A welcome new edition for the 30th anniversary, 1991 Lean in, the second studio album by the Los Angeles band Mr. Big, gets the luxury treatment with high-end digital mastering from the original analog tapes. Although they have been on hiatus since 2017 following the sad death of drummer Pat Torpey, the band has had a relatively stable and long career since their self-titled debut in 1989.
For those unfamiliar with Mr. Big’s origins, after leaving David Lee Roth’s backing band, bassist Billy Sheehan recruited Eric Martin (lead vocals), Paul Gilbert (guitar) and Torpey and hired Herbie Herbert (the previously headed Journey, Europe and Santana) as the band’s manager. The assembled players were already respected musicians at this point. Martin previously led his own Eric Martin band, Gilbert came out of Los Angeles courtesy of Racer X, while Torpey had worked with various artists including Belinda Carlisle, Ted Nugent, Robert Plant and Stan Bush.
Though mostly referred to as “hard rock,” Mr. Big always had a knack for combining her seditious solos and deep riffs with catchy hooks and vocal harmonies. In its original incarnation, Lean in reached number 15 on the Billboard album chart and boasted a number one hit single with “To Be With You”; a memorable, reduced country rock number with a sounding acoustic guitar and hand-clapping percussion. In fact, the entire set holds up amazingly well.
Opener “Daddy, Brother, Lover, Little Boy” hisses at high speed with Torpey’s excellent, subtly swinging drumming and lots of sharp guitar. It’s an instantly likable piece of pure kinetic fun. As with all tracks here, the production is crisp and crisp, but not too clean. The band forms a close unit with some impressive demonstrations of musical unity. The wonderfully named “Green Tinted Sixties Mind” arises with synth blasts and a refined, finger-picked electric guitar before settling down to a rolling mid-tempo number. There is admirable sonic space here, with plenty of room for individual players to contribute. Together they conjure up a deep slab of harmonic rock, with enough depth to sink a battleship and enough melody and variation to amply reward your time.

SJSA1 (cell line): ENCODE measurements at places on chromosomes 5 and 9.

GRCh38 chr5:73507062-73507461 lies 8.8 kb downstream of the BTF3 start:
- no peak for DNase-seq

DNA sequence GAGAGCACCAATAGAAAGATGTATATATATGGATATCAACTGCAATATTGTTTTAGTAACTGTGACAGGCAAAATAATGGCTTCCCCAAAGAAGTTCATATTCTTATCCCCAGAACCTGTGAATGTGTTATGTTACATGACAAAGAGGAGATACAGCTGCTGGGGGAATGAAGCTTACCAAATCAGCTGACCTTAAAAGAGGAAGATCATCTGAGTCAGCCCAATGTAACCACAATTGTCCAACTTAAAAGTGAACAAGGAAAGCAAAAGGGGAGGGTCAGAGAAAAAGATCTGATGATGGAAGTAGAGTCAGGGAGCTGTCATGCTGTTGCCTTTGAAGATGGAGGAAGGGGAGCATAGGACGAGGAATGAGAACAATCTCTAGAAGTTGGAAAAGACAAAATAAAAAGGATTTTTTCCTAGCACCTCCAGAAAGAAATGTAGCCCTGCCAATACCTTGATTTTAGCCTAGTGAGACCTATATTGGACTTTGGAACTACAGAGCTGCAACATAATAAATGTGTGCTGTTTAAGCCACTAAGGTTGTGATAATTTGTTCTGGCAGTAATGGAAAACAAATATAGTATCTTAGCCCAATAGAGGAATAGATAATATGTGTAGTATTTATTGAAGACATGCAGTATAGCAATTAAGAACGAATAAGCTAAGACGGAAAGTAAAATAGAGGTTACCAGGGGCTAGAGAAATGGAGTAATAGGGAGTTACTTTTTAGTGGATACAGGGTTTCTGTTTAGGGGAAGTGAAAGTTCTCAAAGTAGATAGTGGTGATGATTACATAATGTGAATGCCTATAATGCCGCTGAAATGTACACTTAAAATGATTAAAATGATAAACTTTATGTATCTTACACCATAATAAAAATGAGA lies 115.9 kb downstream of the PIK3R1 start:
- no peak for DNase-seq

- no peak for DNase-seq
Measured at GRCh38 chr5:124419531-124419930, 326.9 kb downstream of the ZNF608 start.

Really, one has to wonder how they didn’t get more hits. There is a commercial sheen here that is in no way forced or contrived. “Never Say Never” sounds at breathtaking speed, with outlaw country splendor and more of Torpey’s pounding, character-driven drums. “Road To Ruin” demonstrates the band’s vocal abilities, with some nice harmonies over a sweaty backdrop of pulsating bass and heavy riffs.
On this 30th Anniversary Edition we get three additional tracks – early versions of “Alive And Kickin ‘” and “Green Tinted Sixties Mind”, which fans will surely like, and of all things an entertaining reggae version of “To Be With” Sie ” which works a lot better than you might think. A total of, Lean in Well worth revisiting or discovering for the first time. It definitely sounds like early 90s rock; The sound of the album directly assigns it to a specific place and time. In the long run, however, that can only be one of our strengths, and the quality and depth of the music is quite remarkable.
~ Chris Wheatley